“That was my dream come true,” Lea Michele gushed from the stage on Sunday after her final performance in “Funny Girl,” the Broadway revival that the actress breathed new life into when its future looked grim one year ago.
Michele’s sudden addition to the production, which closed with its star’s exit, stretched its run to nearly 600 performances and allowed it to recoup its capitalization costs — far from a guarantee on Broadway. At Sunday’s matinee, the actress basked in the show’s success, and received seven standing ovations, including for the insistent barn burner “Don’t Rain on My Parade” and the reflective ballad “People.”
“I was truly given the greatest gift that surpassed this dream and that was the unconditional true love and support from this cast, who has worked so, so, so hard,” Michele added. “I was embraced with open arms the minute I came in.”
Just as Michele reversed the show’s fortunes, “Funny Girl” appeared to have reversed hers. Three years ago, Michele’s celebrity had been clouded by a wave of criticism over bullying behavior and a prima donna attitude. Since she stepped in as the show’s lead, Michele has reassumed the role of a celebrated Broadway star, announcing Tony nominees, performing on late-night shows and booking a solo concert this fall at Carnegie Hall.
At her final show at the August Wilson Theater, Michele gave the audience an extra song: “My Man,” which includes lyrics from an original performed by Fanny Brice, the pioneering Jewish entertainer whose life is the basis for the musical.
Although the song was not part of the score in either Broadway production, the show’s original star, Barbra Streisand, sang it at the end of her final performance in 1965 and then in the 1968 film adaptation.
Michele has said that the song has been an important one to her since she sang it on the television series “Glee.” A belter about devotion to a man despite him being a constant disappointment, “My Man” was dedicated in the series to a character played by Cory Monteith, whom Michele dated both on TV and in real life. Monteith, who had struggled with substance abuse, died of a combination of heroin and alcohol in 2013.
“The whole thing with life imitating art imitating life really gets me,” said Richard Gruber, who saw Michele in “Funny Girl” seven times and was seated in the theater’s second row at the performance on Sunday.
Gruber, 69, who lives in Fort Lauderdale, Fla., flew in Sunday morning for the final performance and had a return flight Sunday night.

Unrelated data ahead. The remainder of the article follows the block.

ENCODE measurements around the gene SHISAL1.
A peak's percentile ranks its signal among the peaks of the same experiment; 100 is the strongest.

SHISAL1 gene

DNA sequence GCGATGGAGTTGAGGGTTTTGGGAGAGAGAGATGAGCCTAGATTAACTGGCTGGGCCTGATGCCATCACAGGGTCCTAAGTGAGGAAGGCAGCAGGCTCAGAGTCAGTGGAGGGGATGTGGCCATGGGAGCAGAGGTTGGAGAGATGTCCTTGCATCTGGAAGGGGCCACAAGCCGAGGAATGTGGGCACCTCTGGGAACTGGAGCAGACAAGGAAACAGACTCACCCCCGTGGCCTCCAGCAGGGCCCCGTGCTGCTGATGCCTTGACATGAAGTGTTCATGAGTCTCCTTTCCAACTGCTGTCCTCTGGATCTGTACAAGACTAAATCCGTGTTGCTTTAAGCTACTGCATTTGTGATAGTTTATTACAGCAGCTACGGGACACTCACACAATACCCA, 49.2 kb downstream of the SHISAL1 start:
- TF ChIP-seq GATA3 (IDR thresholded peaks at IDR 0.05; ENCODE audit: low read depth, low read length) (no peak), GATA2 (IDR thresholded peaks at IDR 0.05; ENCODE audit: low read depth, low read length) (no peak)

“I just find her riveting,” Gruber said, clutching a white rose that the production gave audience members at the front of the house to toss at curtain call.
Over the years, theater producers had trouble reviving “Funny Girl” because of its inextricable association with Streisand, who was 21 when the original production first opened on Broadway. (Streisand is not known to have attended any performances of the revival.)
Streisand has long been an idol to Michele, who started as a child actress on Broadway, became a known entity as a lead in “Spring Awakening” and rose to become a household name in “Glee” as an uptight but talented high school glee club member. In a blending of TV and reality, Michele’s character, Rachel Berry, landed the role of Brice, and Michele performed several of the musical’s songs on the show.
Michele had long been discussed as an option for a “Funny Girl” revival, but the show’s director, Michael Mayer, who has directed Michele in “Spring Awakening,” said last year that he had sensed that she was not ready to return to work after the birth of her child. The actress Beanie Feldstein was cast in the role, but she drew middling reviews when the show opened in spring 2022. It received one Tony nomination, for Jared Grimes, who portrays Brice’s dance coach and sidekick.
When Feldstein bowed out of the show earlier than expected, Michele was tapped to replace her, fueling a flood of press attention, social media debate and, once she made her debut, rave reviews that bolstered ticket sales. A tour, featuring Katerina McCrimmon, starts on Saturday in Providence, R.I.
With “Funny Girl,” Michele made her first appearance in a Broadway cast in 15 years. She has indicated that the next gap won’t be so significant. The actress told Variety that she has already booked her next job, hinting that it is a show she expects people will recognize, but that is very different from the one that drew her back to Broadway.